Extension News

Ask the ISU Experts

Note to media editors:

Got gardening questions? Contact the Hortline at (515) 294-3108 (Monday - Friday; 10 a.m. - noon and 1-4:30 p.m.) or send an e-mail to hortline@iastate.edu. For more gardening information visit us at Yard and Garden Online at www.yardandgarden.extension.iastate.edu


When can I plant peas? 
Peas are a cool season crop. They should be planted as soon as the ground can be worked in spring (late March in southern Iowa, early April in central portions of the state and mid-April in northern counties). Sow seeds 1 to 1.5 inches deep and 2 to 3 inches apart. Peas can be grown in single or double rows. Double rows should be approximately 6 inches apart. Double rows allow plants of bush varieties to cling and hold up one another. Place netting or a trellis between double rows of tall varieties to provide support. Single and double rows should be spaced 2 to 3 feet apart. 

What are the differences between the various types of strawberries? 
There are basically three types of strawberries grown in home gardens. They differ in growth, flowering and fruiting characteristics. 

June-bearers are the most widely planted type of strawberry. June-bearing strawberries develop flower buds in late summer and fall as the day length shortens (nights become longer) and the temperatures cool. The following spring, flowering occurs and the fruit typically ripen in the month of June. The plants are strictly vegetative during the summer months. June-bearing strawberries produce runners during the long days (short nights) and high temperatures of summer. Excellent June-bearing strawberry varieties for Iowa include ‘Earliglow,’ ‘Honeoye,’ ‘Surecrop,’ ‘Allstar,’ ‘Jewel’ and ‘Lateglow.’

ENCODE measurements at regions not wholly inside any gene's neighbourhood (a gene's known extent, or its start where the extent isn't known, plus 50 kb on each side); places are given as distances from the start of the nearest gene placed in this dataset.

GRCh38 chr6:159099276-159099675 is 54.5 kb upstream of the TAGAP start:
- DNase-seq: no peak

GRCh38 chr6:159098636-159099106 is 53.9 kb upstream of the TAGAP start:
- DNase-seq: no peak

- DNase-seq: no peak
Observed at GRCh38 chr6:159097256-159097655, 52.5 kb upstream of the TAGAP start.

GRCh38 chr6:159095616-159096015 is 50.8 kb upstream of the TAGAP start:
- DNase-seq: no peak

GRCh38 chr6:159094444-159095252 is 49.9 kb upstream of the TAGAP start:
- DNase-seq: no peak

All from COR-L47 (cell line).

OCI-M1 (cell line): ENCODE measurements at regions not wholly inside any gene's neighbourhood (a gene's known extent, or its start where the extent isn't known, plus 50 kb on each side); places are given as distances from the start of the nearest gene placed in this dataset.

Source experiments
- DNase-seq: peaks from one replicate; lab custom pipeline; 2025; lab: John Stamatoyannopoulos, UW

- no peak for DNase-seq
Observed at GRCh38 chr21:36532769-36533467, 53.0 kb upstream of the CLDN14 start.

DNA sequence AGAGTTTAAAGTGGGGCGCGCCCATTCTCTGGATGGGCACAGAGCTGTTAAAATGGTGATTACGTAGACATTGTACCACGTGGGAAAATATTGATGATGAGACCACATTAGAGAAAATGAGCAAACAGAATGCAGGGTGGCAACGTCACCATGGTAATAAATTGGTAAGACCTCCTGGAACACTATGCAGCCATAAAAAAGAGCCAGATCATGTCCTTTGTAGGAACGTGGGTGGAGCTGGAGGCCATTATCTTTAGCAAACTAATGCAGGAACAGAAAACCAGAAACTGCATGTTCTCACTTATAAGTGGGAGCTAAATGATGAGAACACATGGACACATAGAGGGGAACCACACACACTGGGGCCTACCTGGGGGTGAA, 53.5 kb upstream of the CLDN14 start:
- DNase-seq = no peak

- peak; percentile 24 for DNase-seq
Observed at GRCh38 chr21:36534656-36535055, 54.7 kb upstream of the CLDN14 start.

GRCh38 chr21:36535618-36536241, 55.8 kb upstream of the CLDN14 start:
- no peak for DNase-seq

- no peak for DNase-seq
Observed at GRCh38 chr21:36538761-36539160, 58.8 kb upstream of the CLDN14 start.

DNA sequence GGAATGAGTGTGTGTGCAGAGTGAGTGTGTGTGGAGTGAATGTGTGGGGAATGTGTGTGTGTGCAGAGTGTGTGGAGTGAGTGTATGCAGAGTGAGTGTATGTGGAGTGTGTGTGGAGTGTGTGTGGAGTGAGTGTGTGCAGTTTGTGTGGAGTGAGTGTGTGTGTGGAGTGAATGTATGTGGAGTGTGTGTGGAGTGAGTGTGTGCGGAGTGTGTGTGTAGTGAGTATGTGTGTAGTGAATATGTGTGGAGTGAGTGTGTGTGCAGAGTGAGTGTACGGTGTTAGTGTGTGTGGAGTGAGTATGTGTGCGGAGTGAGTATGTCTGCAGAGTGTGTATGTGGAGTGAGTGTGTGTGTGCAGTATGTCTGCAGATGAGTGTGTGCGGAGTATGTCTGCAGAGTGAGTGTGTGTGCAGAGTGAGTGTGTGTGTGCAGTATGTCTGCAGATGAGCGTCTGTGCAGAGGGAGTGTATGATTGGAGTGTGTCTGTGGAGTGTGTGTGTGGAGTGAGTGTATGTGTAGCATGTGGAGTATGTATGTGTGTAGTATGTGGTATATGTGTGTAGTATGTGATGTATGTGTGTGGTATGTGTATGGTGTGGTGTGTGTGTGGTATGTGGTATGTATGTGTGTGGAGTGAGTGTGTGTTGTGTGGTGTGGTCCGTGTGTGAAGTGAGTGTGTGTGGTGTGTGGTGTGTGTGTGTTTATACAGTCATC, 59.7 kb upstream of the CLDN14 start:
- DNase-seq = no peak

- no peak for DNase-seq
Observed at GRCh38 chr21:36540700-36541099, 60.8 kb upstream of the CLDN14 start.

The second type of strawberry is the everbearing strawberry. Everbearing strawberries produce late spring and late summer/early fall crops with little or no flowering and fruiting during the remainder of the year. Everbearers produce few runners and tend to form several crowns.  Everbearing strawberry varieties that perform well in Iowa include ‘Ft. Laramie,’ ‘Ogallala’ and ‘Ozark Beauty.’ 

Day-neutral strawberries are the third type of strawberry. They are regarded as improved, more productive everbearing-type strawberries. Day-neutral refers to the response of the plants to day length. Day-neutral strawberries are not strongly influenced by day length and may flower and set fruit throughout the summer months. Day-neutral varieties perform best during the cooler periods of the growing season and are not very productive during hot weather. ‘Tribute’ and ‘Tristar’ are the best day-neutral strawberry varieties for Iowa. 

Is it possible to divide a clematis? 
It is possible to divide large, vigorous clematis vines. Early spring (just as new growth begins to appear) is the best time to dig and divide the sweet autumn clematis (Clematis terniflora), Jackman clematis (Clematis x jackmanii) and other vigorous clematis vines. 

Cut the clematis vines back to within 6 to 12 inches of the ground. Carefully dig up the clematis plant. Then divide the plant clump with a sharp knife. Each section should contain at least two or three shoots and a good portion of the root system. Replant immediately. Keep the newly planted divisions well watered throughout the spring and summer months. 


Contacts :

Richard Jauron, Horticulture, (515) 294-1871, rjauron@iastate.edu

Jean McGuire, Extension Communications and Marketing Services, (515) 294-7033, jmcguire@iastate.edu